• TNF inhibitors. TNF blockers work by targeting a cell protein that is part of the immune system, TNF. (tumor necrosis alpha). TNF causes inflammation in the body, and TNF blockers suppress it.
  • IL-17 Inhibitors. IL-17 plays a role in the body's immune system defense against infection. It uses an inflammatory response to fight infections. IL-17 inhibitors help suppress the inflammatory response, thereby reducing AS symptoms.

Other Treatments

  • Surgery. Most people with ankylosing spondylitis don't need surgery. However, your doctor might recommend surgery if you have severe pain or joint damage, or if your hip joint is so damaged that it needs to be replaced.
  • Lifestyle Changes. Besides following your medical treatment plan, you can help your condition with certain lifestyle modifications:
  • Stay as active as possible to improve posture, maintain flexibility and ease pain
  • Apply heat and cold to alleviate pain, stiffness and swelling
  • Quit smoking if you are a smoker, as smoking impedes breathing in those suffering AS
  • Practice good posture

New Treatment Option: Potential Use of Oral JAK Inhibitor for Ankylosing Spondylitis

Recently, the abstract data from a large study was presented by Atul Deodhar, MD, medical director of rheumatology clinics at the Oregon Health and Science University, Portland, Oregon, at the American College of Rheumatology annual meeting.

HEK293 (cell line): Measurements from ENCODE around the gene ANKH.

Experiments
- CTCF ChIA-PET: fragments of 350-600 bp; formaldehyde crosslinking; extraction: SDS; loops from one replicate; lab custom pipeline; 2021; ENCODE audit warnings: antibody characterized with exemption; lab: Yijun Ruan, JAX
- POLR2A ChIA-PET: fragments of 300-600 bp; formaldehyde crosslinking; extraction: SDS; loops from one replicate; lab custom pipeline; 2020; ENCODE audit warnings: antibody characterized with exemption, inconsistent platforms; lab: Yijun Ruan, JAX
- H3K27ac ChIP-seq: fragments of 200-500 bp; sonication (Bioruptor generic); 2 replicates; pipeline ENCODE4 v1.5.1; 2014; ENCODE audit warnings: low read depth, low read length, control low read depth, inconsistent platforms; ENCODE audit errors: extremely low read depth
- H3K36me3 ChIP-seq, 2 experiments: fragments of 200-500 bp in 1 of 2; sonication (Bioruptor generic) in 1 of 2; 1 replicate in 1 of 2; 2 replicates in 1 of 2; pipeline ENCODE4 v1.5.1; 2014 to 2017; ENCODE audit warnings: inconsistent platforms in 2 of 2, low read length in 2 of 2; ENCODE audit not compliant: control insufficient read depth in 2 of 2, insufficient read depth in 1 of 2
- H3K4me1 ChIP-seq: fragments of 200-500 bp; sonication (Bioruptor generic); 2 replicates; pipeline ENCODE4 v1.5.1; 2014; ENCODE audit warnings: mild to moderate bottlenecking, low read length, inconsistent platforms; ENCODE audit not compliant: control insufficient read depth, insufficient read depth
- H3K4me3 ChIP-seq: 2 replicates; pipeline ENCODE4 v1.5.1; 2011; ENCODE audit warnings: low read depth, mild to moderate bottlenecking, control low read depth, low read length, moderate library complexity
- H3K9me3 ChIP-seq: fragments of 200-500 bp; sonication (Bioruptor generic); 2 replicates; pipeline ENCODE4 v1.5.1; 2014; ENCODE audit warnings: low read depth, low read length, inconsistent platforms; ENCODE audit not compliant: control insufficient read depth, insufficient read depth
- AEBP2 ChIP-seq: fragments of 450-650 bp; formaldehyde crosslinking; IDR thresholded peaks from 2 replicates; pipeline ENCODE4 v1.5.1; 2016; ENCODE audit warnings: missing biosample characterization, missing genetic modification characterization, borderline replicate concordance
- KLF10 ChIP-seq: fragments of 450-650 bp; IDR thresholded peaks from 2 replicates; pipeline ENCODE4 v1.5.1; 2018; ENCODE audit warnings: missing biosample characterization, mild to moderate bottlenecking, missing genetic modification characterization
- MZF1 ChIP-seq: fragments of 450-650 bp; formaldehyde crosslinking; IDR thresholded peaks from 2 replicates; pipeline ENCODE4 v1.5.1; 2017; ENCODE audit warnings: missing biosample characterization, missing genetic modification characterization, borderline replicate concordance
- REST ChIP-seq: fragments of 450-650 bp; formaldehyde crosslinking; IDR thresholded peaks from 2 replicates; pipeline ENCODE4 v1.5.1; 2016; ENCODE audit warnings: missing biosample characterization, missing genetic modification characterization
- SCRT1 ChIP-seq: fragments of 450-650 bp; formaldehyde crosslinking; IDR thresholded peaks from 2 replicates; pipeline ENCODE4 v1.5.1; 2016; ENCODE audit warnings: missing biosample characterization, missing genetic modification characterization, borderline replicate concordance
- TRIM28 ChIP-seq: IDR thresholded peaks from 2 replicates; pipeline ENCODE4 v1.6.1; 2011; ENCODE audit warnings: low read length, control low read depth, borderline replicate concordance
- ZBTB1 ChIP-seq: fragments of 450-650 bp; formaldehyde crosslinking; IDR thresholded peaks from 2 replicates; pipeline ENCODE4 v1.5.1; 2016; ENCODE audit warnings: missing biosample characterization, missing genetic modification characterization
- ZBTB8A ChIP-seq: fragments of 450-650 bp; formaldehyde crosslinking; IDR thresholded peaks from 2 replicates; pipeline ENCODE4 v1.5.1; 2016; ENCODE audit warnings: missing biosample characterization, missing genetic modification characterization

The study is ongoing regarding the use of tofacitinib (Xeljanz) in the treatment of AS. The drug is currently in Phase 3 trials for the treatment of adults with AS. The trial results showed that patients with active AS who took tofacitinib showed improvement in fatigue, inflammation, back pain and other metrics, and that effect was significantly greater than in a placebo group.

The study enrolled 269 adults with active AS who did not tolerate at least two NSAIDS or at least two NSAIDS were ineffective at treating symptoms. Most of the participants were men with an average age of 41 and no prior exposure to biologic disease-modifying antirheumatic drugs (DMARDs).

Although adverse effects occurred more in the JAK group versus placebo group, there were no new safety risks beyond the already known adverse effects of tofacitinib. 

Will JAK inhibitors become a standard treatment?

At this point, not enough research has been conducted to make a prediction, but the data so far is promising. In the short time they’ve been studied as a treatment for AS, JAK inhibitors seem to be a safe option when used in a well-screened, well-matched patient population that includes regular monitoring.

 As with all autoimmune suppression medications, there are risks. But, JAK inhibitors appear to be as effective as other biologics, and carry the advantages of being oral and working fast. JAK inhibitor Rinvoq is in late-stage trial to treat AS, so these drugs look poised to become yet another option for people with ankylosing spondylitis.

Updated on: 02/05/21